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"Without the first world war women would not have gained the right to vote in 1918"

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Introduction

The Changing Role and Status of Women from 1900 to 1914 "Without the first world war women would not have gained the right to vote in 1918" Yes I agree that without the First World War women would not have gained the right to vote in 1918. Previous to the war and ongoing during the war (on a smaller scale) two parties had been formed; the Suffragists and Suffragettes. These two parties were a huge factor in women gaining the right to vote in 1918. All sorts of women (some who had not wanted the vote) united together during the war to show that women were worthy of the vote and could learn any sort of skill. However, they still had it tough; women were trying to prove themselves to a male dominated world. Nonetheless, women worked in the munitions factories (endangering their lives), engineering work and worked on the land. It was not a coincidence, it was inevitable that women would have eventually gained the right to vote but without the huge factor of the war the women would not have gained the vote in 1918. ...read more.

Middle

This postcard links directly to the year it was produced as it shows women in the textile factories; maybe if it has shown them in the munitions factories it would have had slightly more impact. The postcard as a whole has little impact, Suffragettes would have been selling them in their shops therefore men would not have really seen these because men would not have entered Suffragettes' shops. Before the war, within the working world there was a hierarchy and a division between men and women. There were plain, unskilful, degrading jobs for women with very low pay and highly skilled well paid jobs for men. It was alleged that women's small frail bodies and minds could only cope with light indoor work which did not need any of the factors of which men's work did. This view of women was backed up by a speech made in 1912 by Lord Curzon (Source C). He said that women would be unable to vote because of their lack of strength and ability to learn, however, in just two years time women would be showing their strength both physically and mentally. ...read more.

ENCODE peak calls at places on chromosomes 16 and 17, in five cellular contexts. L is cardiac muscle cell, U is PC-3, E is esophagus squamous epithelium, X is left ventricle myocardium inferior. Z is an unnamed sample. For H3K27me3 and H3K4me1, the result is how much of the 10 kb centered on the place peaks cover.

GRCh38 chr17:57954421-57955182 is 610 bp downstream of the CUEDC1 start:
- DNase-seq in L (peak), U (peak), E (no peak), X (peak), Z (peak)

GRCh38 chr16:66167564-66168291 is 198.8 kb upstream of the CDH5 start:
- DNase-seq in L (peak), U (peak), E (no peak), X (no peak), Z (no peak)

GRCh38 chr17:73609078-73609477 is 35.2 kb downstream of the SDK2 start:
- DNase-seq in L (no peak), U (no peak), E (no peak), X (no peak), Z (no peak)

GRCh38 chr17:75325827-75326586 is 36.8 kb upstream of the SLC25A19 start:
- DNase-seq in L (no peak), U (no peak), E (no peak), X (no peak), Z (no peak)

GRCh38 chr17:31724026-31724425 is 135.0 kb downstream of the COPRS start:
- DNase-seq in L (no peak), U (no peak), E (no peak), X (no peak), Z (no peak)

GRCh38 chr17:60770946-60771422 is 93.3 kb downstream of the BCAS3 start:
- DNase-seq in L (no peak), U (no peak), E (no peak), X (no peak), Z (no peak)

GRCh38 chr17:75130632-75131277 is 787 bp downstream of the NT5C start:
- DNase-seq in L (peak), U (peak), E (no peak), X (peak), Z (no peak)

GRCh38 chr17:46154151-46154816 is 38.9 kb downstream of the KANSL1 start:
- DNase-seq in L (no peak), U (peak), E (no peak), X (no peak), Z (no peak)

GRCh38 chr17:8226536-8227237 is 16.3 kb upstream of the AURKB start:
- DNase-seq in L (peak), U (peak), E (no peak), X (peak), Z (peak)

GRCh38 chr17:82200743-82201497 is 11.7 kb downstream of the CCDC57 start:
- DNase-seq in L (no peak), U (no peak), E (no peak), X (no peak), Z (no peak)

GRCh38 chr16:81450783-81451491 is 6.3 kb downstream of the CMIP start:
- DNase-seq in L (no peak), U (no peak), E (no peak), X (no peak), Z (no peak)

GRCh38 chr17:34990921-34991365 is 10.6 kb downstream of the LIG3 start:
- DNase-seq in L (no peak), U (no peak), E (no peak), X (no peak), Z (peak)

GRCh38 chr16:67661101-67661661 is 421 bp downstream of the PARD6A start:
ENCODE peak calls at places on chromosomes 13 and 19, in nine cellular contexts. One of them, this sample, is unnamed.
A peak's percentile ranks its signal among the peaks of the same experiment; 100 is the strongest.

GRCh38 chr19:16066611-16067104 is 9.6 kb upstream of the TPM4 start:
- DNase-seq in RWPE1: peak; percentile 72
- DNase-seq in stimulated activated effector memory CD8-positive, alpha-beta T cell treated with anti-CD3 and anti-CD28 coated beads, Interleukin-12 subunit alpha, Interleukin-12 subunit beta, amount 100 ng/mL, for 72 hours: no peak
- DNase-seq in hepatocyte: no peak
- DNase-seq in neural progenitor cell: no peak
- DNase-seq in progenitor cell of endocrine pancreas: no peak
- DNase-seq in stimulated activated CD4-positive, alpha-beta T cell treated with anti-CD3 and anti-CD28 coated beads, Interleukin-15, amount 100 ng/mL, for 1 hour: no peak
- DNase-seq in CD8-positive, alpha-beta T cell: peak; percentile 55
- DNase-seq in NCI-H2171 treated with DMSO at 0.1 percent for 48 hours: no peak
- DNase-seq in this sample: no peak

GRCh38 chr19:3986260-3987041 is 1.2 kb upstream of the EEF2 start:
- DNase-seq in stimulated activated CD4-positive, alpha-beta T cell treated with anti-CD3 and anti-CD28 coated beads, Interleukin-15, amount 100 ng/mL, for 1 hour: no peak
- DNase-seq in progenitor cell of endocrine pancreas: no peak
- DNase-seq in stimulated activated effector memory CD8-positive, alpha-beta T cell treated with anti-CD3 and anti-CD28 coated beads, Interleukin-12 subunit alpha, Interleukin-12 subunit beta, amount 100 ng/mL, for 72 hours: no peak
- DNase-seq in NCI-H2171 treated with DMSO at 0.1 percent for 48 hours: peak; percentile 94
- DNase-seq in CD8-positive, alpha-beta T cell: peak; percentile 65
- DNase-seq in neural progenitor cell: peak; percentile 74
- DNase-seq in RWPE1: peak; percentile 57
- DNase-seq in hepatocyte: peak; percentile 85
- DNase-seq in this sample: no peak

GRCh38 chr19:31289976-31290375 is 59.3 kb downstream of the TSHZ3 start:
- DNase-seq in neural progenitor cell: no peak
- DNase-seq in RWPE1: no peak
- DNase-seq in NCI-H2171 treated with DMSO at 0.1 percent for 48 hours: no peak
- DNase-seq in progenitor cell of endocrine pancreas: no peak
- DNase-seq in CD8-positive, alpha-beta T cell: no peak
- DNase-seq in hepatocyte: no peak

Conclusion

Attitudes to women did have a significant change during the war, however, Rex Pope (Source E) thinks otherwise. He said that attitudes towards women didn't change, although, they must of changed, even if it was only a small change as men were able to see that women could work and without them the war would not have been able to continue. In conclusion, war was a huge turning point for women. The First World War gave women the chance to show their physical abilities and mentally: how they could cope without the men. However, at the beginning of the war attitudes towards women were still harsh, but they most definitely changed; they had to, women were no long the irrational 'weaker sex' any longer. How ironic that something as negative and disastrous as war could end on such a positive note for the women who had been desperately campaigning for what they were to receive in 1918 for over 40 years. Of course it would be wrong to say it was only due to the war that the women gained the right to vote. Yes, it was a huge factor of many as were the Suffragists and Suffragettes. ...read more.

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